Sanctions also limit access to knowledge. In Sudan you can’t order books or e-books on Amazon (or online generally); you can’t register for US examinations from inside Sudan (professional or academic); you can’t even access free things online such as the Khan Academy online courses and Google Scholar. The U.S. did drop educational and cultural sanctions in early 2013—so one wonders why these things are still blocked. This cultural and educational isolation of a new generation of Sudanese youth who are yearning to learn and to open up to the world has grave implications for the future of democratization in Sudan. Getting Sudan out of this darkness means that a new generation has to have access to knowledge so it realizes what it endures under the [National Congress Party of Sudan] is not okay. This government has capitalized on the ignorance of its citizens for far too long. The sanctions are only making that more possible.
What about the tech companies?
David: Despite recent developments, tech companies continue to be in a difficult spot when it comes to sanctions. They must navigate a dense thicket of sanctions regimes that differ by country and product. The risks of being found in violation are significant: civil penalties enforced by the Treasury Department add up to hundreds of millions, or even billions of dollars per year. And the commercial benefits of seeking access to sanctioned markets remain modest, although this may be beginning to change as Internet penetration rates in Iran, Cuba, Syria, and Sudan continue to climb.
Beyond new licenses issued by the government, what else needs to be done?
Jochai: The onus is not only on the US Government to make technologies available in sanctioned countries, but also the companies. Last year, Access [my NGO]—along with the Electronic Frontier Foundation, National Iranian American Council, United4Iran, the Council of the Americas, and other organizations—wrote to Google, Yahoo!, Facebook, Apple, McAfee, Go Daddy, and other tech companies urging them to more broadly interpret US sanctions policy and to apply for specific export licenses where they were required. General License D explicitly cleared the road for U.S. companies to export their products and services to Iran. And already, companies like Google and Apple have opened up their app stores to Iranian users. Yet, much work remains to make personal communications technologies available to all users in sanctioned countries. Having a similar U.S. policy towards the export of personal communications technologies across sanctioned regimes would ensure greater legal clarity for companies and can increase the availability of technologies that are critical to the free flow of information and the realization of human rights.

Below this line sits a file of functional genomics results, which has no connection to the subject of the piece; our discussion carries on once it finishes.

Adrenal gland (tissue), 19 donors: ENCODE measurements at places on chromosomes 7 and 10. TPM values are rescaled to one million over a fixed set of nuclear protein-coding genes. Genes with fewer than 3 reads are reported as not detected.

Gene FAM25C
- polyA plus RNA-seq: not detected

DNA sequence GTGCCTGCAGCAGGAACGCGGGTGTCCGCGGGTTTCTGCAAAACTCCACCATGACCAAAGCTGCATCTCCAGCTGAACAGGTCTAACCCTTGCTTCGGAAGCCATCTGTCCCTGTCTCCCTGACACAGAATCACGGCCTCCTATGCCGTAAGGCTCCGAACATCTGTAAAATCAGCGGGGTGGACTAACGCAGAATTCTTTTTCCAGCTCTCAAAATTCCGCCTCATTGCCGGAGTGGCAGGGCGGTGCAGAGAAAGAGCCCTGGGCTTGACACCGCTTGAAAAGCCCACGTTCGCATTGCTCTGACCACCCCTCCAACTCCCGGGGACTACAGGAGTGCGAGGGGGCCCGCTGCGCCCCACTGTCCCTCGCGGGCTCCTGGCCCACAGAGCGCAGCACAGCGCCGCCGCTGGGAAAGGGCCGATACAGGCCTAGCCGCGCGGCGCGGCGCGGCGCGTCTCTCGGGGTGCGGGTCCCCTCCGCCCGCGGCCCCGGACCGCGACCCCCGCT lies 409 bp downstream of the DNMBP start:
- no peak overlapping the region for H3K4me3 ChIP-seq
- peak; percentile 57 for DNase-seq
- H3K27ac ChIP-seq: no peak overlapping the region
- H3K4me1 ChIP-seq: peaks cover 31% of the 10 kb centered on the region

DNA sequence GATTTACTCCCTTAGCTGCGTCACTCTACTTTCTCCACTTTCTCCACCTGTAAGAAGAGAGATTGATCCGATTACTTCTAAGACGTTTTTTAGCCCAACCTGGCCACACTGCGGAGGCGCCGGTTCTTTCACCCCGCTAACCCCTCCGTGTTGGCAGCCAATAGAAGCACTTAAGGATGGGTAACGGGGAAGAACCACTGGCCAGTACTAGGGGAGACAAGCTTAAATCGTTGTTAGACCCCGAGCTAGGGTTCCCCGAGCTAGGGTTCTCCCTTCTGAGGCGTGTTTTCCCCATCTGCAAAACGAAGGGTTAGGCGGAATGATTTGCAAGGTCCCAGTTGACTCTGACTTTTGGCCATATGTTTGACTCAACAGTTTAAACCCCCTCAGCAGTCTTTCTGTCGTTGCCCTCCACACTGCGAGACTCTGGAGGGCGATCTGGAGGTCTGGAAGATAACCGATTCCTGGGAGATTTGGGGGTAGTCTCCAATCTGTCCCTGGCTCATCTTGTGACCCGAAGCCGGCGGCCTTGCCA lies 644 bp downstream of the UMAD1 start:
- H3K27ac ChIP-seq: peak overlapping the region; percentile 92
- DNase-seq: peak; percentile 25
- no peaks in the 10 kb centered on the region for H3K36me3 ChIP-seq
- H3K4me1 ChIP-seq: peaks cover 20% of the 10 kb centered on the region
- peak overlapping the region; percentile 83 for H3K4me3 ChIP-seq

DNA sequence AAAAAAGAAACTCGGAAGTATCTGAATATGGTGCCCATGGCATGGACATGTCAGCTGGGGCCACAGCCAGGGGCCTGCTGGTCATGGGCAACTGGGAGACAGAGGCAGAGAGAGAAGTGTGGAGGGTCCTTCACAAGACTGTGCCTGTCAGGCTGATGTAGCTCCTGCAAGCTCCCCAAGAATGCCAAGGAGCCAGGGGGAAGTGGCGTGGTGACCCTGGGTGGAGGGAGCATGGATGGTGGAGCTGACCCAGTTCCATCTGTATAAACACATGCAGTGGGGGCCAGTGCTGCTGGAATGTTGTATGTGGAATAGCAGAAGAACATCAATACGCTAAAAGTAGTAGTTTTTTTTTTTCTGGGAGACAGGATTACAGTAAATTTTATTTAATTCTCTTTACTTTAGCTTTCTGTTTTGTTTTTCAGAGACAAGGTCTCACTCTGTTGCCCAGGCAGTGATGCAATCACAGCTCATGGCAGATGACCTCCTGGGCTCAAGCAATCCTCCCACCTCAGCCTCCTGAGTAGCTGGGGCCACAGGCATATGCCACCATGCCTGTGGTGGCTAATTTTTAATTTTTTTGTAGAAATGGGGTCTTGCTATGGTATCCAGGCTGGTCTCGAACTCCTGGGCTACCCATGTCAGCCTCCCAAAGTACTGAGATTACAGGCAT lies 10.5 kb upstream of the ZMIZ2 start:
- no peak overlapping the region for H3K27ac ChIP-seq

Aliakbar Mousavi, Former MP, deputy of ICT Committee in 6th parliament of Iran; current Ph.D. student in ICT Management and human rights advocate: I would urge the administration to make the General License D more sufficient by issuing a clarification [or] executive order to facilitate transactions for exporting [paid products] and services to Iran. Also, the U.S. Department of State should ask U.S. tech companies like Yahoo! to implement the General License D by adding Iran and sanctioned countries like Sudan, North Korea, Cuba, Syria to its list for creating email accounts. Yahoo! could also enhance the security of its dangerous Messenger [by using more secure] SSL services.
For more on this topic, see a new report from the Open Technology Institute, “Translating Norms to the Digital Age: Technology and the Free Flow of Information Under U.S. Sanctions.”